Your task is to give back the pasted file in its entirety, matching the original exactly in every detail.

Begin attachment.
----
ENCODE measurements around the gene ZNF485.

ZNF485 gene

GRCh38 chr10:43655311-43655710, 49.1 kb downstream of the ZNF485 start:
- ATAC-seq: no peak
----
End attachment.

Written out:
ENCODE measurements around the gene ZNF485.

ZNF485 gene

GRCh38 chr10:43655311-43655710, 49.1 kb downstream of the ZNF485 start:
- ATAC-seq: no peak